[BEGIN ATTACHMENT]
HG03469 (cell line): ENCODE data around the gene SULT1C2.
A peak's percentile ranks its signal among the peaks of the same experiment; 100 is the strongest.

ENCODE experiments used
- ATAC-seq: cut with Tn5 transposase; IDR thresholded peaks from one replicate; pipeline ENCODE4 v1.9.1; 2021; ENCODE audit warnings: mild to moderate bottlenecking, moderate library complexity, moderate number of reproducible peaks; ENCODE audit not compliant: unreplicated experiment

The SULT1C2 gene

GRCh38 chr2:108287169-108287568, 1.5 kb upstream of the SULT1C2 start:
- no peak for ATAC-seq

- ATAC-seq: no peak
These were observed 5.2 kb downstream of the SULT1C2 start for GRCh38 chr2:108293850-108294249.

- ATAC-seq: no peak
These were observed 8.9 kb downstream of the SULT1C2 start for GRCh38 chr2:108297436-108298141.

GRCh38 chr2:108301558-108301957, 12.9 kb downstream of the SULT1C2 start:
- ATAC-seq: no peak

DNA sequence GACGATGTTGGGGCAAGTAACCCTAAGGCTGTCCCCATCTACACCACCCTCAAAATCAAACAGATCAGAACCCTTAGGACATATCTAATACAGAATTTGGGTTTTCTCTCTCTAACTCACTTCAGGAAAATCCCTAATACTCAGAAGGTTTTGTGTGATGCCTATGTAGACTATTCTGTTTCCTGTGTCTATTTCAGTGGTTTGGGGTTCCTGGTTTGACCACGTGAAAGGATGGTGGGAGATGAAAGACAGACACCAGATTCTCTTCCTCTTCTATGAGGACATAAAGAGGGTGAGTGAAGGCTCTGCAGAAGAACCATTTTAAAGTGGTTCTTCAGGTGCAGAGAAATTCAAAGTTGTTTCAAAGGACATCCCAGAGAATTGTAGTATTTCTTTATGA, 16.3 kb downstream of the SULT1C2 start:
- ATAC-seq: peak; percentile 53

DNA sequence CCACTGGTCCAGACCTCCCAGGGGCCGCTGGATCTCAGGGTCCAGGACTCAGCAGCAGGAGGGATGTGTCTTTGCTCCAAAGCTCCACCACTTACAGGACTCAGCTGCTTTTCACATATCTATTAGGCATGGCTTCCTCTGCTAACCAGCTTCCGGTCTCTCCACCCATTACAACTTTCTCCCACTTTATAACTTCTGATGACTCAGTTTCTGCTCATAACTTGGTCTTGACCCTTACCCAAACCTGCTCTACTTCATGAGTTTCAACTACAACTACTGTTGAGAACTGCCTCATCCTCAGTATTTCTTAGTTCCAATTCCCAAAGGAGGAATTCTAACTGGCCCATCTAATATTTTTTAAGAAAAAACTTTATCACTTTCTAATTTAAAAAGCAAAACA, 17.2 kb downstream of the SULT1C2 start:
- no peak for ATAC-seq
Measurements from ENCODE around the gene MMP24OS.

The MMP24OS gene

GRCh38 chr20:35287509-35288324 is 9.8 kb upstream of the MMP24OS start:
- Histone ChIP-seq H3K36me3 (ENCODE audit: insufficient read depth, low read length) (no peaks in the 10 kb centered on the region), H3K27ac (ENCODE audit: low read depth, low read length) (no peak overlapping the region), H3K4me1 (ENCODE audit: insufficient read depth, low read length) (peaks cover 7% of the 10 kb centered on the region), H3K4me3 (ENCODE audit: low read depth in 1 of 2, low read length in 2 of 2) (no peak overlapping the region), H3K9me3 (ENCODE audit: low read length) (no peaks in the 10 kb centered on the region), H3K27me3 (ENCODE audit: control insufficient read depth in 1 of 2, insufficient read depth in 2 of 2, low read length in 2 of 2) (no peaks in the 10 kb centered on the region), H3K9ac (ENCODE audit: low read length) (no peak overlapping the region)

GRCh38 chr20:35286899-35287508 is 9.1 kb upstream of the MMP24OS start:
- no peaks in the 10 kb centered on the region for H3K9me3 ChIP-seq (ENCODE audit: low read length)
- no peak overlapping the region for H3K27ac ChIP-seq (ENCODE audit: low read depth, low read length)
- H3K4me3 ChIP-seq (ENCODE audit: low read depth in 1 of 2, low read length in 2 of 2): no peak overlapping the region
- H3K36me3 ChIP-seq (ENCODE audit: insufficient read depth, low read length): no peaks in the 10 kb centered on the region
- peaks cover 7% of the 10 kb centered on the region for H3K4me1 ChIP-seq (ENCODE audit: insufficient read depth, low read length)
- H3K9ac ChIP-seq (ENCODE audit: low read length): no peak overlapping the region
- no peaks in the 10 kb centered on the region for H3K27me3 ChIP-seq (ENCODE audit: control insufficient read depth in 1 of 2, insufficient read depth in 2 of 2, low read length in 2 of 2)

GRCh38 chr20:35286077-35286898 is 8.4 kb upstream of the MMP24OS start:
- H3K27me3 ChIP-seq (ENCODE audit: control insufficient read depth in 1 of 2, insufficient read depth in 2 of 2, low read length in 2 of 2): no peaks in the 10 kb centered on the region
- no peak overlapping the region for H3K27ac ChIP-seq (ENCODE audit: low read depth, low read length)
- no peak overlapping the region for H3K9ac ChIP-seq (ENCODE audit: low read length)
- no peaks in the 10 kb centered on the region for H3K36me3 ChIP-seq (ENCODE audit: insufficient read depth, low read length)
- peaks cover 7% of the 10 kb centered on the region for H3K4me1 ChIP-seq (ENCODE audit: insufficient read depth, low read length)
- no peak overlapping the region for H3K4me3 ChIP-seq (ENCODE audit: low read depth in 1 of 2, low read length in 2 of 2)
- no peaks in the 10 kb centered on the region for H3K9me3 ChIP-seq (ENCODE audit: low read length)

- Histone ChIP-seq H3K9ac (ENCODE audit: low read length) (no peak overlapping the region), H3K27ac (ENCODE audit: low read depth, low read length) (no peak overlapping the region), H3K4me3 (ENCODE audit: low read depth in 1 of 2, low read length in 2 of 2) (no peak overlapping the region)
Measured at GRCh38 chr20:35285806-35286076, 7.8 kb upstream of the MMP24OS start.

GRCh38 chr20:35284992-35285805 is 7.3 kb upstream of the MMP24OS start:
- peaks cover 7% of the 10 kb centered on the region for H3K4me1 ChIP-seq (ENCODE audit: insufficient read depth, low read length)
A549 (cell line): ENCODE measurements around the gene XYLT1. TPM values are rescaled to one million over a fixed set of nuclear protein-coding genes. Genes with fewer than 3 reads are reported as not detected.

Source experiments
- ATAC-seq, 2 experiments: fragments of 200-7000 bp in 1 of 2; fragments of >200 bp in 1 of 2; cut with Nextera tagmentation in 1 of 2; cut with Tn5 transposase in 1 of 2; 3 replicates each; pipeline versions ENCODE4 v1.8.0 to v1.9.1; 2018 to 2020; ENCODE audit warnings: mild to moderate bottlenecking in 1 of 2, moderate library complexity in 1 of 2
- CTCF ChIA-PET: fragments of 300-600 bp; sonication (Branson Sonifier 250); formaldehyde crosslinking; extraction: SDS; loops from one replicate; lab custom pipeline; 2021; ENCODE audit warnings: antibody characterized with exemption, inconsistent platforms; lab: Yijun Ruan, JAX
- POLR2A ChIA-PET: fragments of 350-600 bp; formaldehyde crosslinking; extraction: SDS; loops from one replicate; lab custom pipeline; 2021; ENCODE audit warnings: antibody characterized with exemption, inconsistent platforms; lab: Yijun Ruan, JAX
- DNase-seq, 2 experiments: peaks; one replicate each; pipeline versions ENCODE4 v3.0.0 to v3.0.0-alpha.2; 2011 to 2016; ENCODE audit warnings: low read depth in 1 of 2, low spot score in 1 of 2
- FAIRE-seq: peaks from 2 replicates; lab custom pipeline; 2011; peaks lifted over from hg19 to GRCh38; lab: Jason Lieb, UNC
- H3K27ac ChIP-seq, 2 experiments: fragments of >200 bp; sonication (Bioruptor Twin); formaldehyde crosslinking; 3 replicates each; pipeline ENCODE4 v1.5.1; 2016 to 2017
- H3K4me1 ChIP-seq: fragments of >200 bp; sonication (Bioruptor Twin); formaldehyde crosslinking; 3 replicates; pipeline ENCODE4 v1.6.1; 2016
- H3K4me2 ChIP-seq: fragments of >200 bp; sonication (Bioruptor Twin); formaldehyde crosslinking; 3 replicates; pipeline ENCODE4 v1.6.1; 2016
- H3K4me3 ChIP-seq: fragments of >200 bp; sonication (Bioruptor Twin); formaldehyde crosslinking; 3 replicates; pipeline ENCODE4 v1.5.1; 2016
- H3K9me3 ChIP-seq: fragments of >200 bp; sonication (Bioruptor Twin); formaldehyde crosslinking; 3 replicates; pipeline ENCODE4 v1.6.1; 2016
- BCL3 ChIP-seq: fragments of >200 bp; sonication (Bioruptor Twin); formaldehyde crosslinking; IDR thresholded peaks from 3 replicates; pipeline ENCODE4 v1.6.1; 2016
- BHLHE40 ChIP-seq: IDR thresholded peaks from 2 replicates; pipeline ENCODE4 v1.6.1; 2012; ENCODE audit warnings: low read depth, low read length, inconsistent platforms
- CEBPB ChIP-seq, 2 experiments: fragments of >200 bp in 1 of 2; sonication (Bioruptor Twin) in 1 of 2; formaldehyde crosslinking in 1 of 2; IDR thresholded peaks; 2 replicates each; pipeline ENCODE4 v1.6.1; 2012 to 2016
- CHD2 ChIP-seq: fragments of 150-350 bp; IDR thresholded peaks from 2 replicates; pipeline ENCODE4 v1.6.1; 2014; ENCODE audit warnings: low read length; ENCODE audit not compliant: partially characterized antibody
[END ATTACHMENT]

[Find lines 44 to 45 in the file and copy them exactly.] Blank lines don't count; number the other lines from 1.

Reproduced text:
- ATAC-seq, 2 experiments: fragments of 200-7000 bp in 1 of 2; fragments of >200 bp in 1 of 2; cut with Nextera tagmentation in 1 of 2; cut with Tn5 transposase in 1 of 2; 3 replicates each; pipeline versions ENCODE4 v1.8.0 to v1.9.1; 2018 to 2020; ENCODE audit warnings: mild to moderate bottlenecking in 1 of 2, moderate library complexity in 1 of 2
- CTCF ChIA-PET: fragments of 300-600 bp; sonication (Branson Sonifier 250); formaldehyde crosslinking; extraction: SDS; loops from one replicate; lab custom pipeline; 2021; ENCODE audit warnings: antibody characterized with exemption, inconsistent platforms; lab: Yijun Ruan, JAX